Junker, Thomas. 1989. Darwinismus und Botanik. Rezeption, Kritik und theoretische Alternativen im Deutschland des 19. Jahrhunderts. Stuttgart: Deutscher Apotheker Verlag.

Orchids: On the various contrivances by which British and foreign orchids are fertilised by insects, and on the good effects of intercrossing. By Charles Darwin. London: John Murray. 1862.

Origin: On the origin of species by means of natural selection, or the preservation of favoured races in the struggle for life. By Charles Darwin. London: John Murray. 1859.

‘Three forms of Lythrum salicaria’: On the sexual relations of the three forms of Lythrum salicaria. By Charles Darwin. [Read 16 June 1864.] Journal of the Linnean Society (Botany) 8 (1865): 169–96. [Collected papers 2: 106–31.]

Treviranus, Ludolph Christian. 1861. [Review of J. D. Hooker’s Flora Tasmaniæ.] Botanische Zeitung 19: 133–5, 142–4.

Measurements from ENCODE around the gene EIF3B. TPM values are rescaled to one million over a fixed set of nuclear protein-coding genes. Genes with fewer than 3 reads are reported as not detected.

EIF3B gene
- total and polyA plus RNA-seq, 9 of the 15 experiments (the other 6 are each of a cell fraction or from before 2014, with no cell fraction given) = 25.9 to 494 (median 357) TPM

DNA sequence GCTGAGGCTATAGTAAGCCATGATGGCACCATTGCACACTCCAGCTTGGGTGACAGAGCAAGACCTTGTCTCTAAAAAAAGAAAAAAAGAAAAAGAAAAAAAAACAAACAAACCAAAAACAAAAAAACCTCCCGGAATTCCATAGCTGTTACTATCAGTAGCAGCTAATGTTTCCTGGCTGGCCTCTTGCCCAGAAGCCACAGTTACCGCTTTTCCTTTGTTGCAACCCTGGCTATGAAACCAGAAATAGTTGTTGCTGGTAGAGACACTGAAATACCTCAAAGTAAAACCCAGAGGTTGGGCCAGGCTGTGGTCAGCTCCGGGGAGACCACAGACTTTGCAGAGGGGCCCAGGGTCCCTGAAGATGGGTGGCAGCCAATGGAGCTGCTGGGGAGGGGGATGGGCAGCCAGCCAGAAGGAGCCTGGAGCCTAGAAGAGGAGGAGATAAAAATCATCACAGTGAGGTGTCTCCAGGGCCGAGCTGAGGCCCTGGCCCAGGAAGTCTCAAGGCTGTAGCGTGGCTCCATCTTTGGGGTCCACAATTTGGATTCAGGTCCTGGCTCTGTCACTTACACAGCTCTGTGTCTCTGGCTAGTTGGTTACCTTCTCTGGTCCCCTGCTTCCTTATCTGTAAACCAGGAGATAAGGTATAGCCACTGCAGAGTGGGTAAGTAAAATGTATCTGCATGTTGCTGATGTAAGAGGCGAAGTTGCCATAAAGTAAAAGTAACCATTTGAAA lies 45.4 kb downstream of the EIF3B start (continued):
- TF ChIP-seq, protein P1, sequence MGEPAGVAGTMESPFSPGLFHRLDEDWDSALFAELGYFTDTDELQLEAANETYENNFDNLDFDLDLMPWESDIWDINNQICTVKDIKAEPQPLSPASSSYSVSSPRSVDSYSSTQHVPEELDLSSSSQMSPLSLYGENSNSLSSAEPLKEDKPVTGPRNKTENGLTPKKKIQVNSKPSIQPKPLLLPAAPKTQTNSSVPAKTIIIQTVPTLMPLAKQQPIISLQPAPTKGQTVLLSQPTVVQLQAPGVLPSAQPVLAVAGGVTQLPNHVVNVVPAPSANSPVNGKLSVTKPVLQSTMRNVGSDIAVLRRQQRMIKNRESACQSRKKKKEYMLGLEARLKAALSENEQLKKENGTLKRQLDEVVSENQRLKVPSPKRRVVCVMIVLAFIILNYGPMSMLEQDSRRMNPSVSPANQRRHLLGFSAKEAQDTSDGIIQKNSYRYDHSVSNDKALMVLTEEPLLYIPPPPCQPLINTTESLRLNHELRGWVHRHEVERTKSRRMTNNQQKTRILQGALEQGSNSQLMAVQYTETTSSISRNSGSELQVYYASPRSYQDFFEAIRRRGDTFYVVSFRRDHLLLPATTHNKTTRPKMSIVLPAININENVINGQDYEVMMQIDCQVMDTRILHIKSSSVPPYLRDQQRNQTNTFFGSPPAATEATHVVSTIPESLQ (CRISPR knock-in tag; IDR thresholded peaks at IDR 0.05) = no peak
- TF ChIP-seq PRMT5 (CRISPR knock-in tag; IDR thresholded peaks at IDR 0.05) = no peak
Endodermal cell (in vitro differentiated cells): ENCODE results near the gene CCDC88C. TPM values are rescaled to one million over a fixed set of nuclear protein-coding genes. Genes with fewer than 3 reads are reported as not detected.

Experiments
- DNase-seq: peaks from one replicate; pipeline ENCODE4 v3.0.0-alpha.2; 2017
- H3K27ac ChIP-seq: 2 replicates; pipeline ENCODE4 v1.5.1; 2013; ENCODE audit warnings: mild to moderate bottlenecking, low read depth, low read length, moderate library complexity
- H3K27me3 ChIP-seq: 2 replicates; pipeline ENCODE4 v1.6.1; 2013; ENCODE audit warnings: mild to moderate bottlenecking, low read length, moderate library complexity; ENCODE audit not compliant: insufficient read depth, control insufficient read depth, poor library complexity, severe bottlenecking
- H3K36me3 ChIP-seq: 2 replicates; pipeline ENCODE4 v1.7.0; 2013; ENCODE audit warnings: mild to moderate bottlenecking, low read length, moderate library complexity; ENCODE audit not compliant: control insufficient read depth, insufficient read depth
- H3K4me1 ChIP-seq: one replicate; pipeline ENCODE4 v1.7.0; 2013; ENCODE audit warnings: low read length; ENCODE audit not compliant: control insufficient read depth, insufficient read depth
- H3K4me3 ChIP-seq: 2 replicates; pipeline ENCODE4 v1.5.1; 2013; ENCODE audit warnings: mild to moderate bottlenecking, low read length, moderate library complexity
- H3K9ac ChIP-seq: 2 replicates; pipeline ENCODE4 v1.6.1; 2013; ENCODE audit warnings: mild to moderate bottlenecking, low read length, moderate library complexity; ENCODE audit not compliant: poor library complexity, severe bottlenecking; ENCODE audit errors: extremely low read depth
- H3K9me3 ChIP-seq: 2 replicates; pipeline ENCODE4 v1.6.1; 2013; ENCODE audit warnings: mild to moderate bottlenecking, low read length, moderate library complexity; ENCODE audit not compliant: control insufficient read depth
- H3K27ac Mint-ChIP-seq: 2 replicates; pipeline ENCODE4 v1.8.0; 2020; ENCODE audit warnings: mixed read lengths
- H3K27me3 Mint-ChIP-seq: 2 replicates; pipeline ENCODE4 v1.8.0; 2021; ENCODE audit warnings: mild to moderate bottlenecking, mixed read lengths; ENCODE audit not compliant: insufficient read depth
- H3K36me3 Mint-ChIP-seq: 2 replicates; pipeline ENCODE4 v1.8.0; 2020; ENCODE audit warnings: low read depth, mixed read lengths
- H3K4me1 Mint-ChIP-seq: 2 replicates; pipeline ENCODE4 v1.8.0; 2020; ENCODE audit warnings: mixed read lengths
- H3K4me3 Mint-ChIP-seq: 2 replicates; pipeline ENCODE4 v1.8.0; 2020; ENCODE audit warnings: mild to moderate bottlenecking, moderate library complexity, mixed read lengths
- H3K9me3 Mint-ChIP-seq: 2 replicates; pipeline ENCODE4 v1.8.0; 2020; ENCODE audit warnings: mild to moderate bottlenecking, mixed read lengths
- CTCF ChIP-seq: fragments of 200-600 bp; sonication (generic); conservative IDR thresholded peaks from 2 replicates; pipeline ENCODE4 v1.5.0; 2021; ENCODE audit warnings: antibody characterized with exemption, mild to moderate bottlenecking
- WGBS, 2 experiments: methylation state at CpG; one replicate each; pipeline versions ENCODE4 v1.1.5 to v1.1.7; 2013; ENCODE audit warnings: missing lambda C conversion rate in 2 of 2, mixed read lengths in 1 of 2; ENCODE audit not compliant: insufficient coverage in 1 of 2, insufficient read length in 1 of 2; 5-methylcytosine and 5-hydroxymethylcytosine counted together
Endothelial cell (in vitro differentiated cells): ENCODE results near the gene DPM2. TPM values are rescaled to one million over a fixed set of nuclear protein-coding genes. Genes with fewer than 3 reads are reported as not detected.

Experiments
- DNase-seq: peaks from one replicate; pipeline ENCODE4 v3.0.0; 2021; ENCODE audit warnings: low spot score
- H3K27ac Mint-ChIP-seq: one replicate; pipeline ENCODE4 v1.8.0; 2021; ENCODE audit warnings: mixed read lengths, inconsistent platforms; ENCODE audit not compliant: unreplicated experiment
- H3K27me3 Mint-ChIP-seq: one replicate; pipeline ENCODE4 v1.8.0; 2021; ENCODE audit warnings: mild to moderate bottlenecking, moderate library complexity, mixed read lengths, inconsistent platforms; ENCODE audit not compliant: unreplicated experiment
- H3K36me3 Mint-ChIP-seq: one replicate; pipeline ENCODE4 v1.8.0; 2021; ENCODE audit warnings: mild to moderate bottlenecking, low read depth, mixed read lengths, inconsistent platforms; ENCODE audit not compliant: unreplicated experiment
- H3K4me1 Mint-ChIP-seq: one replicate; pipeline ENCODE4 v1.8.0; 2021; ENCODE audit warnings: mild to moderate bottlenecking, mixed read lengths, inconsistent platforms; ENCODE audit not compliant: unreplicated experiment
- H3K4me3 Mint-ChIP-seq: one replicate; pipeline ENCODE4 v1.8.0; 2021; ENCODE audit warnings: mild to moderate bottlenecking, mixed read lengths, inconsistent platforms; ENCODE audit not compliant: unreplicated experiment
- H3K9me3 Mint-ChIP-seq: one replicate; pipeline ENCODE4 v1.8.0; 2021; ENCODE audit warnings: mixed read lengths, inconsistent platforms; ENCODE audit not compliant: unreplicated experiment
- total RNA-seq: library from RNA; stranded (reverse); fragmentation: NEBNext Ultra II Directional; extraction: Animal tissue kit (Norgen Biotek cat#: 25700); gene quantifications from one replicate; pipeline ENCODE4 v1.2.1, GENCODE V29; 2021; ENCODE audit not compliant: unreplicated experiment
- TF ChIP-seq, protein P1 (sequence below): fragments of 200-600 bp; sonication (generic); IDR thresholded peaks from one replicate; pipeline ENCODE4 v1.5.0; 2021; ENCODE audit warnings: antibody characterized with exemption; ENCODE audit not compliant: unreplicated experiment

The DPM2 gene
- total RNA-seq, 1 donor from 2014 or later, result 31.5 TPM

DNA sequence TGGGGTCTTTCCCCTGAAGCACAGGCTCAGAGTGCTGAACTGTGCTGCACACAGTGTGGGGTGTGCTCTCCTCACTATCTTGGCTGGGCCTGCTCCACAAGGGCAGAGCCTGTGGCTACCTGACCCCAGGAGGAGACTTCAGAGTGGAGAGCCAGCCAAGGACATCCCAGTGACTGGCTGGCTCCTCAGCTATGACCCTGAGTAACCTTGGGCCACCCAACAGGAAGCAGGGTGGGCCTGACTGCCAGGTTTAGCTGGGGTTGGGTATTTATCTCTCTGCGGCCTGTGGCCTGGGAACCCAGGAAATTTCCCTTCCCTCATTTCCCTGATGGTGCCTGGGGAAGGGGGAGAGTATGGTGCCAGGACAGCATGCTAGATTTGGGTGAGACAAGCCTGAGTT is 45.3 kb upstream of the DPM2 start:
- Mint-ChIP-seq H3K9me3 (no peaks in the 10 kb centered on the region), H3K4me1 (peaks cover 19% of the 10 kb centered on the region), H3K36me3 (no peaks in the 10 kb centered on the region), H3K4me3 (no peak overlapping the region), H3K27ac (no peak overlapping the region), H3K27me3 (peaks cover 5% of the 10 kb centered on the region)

Treviranus, Ludolph Christian. 1866. Lebens-Abriss. Botanische Zeitung 24: 1–5.

‘Two forms in species of Linum’: On the existence of two forms, and on their reciprocal sexual relation, in several species of the genus Linum. By Charles Darwin. [Read 5 February 1863.] Journal of the Proceedings of the Linnean Society (Botany) 7 (1864): 69–83. [Collected papers 2: 93–105.]


Studying insect pollination in Salvia

and heterostyly in Pulmonaria officinalis which is similar to Linum case.

Letter details

Letter no.
Friedrich Hermann Gustav (Friedrich) Hildebrand
Charles Robert Darwin
Sent from
Source of text
DAR 166: 202
Physical description
4pp †

Please cite as

Darwin Correspondence Project, “Letter no. 4542,” accessed on 28 October 2020,

Also published in The Correspondence of Charles Darwin, vol. 12